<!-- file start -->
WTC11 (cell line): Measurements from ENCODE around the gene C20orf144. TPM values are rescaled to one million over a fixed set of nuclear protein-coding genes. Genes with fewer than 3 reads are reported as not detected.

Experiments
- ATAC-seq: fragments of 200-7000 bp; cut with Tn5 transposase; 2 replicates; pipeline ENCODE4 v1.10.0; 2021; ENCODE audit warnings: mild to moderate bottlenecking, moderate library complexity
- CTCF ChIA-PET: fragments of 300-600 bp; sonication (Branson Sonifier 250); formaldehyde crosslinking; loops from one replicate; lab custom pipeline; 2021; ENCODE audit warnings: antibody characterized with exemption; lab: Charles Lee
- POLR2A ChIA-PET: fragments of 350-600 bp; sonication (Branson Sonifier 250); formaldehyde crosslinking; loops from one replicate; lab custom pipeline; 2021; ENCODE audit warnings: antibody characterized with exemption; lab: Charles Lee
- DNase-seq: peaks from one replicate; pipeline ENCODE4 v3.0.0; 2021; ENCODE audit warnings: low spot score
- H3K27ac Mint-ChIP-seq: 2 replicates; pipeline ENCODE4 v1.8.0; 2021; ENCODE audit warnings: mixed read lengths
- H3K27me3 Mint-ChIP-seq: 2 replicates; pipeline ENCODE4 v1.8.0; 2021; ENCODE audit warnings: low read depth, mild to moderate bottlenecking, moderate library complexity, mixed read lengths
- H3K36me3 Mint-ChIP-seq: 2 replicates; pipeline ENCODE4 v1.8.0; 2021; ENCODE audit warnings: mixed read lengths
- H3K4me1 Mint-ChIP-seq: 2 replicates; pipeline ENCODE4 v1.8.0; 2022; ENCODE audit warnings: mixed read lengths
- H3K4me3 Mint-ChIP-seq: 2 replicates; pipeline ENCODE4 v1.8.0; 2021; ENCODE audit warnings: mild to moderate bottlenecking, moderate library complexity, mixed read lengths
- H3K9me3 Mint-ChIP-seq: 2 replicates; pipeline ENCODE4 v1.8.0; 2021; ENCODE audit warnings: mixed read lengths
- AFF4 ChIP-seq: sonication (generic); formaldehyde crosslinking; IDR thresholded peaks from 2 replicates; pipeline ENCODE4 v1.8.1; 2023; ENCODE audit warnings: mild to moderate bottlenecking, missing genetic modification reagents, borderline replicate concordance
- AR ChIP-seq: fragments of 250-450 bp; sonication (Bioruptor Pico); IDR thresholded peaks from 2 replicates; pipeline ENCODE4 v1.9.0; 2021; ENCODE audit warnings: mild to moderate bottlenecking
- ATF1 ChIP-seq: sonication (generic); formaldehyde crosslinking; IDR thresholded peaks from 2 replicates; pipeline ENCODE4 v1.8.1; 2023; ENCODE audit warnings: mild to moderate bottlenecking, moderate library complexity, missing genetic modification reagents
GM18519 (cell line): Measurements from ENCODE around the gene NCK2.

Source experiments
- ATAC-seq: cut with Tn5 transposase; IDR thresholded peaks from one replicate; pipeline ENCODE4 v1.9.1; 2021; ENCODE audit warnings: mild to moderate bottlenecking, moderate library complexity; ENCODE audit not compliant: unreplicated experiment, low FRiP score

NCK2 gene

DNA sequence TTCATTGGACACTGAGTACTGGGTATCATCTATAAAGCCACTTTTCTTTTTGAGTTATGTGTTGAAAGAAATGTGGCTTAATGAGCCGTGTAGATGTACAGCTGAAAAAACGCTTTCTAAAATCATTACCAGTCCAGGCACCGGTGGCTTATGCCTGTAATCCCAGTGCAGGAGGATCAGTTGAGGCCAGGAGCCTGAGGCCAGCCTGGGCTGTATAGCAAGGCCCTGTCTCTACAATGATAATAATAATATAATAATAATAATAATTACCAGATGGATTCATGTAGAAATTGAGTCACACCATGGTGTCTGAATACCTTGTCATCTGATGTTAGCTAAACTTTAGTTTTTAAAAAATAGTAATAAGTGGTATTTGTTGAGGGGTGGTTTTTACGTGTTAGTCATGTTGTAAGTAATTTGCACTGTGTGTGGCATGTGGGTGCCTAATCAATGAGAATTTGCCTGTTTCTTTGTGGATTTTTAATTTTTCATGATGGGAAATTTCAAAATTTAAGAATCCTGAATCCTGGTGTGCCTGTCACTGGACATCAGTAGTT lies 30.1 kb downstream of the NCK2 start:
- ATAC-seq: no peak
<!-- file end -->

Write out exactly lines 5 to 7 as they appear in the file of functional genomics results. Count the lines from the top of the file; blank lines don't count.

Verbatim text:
- POLR2A ChIA-PET: fragments of 350-600 bp; sonication (Branson Sonifier 250); formaldehyde crosslinking; loops from one replicate; lab custom pipeline; 2021; ENCODE audit warnings: antibody characterized with exemption; lab: Charles Lee
- DNase-seq: peaks from one replicate; pipeline ENCODE4 v3.0.0; 2021; ENCODE audit warnings: low spot score
- H3K27ac Mint-ChIP-seq: 2 replicates; pipeline ENCODE4 v1.8.0; 2021; ENCODE audit warnings: mixed read lengths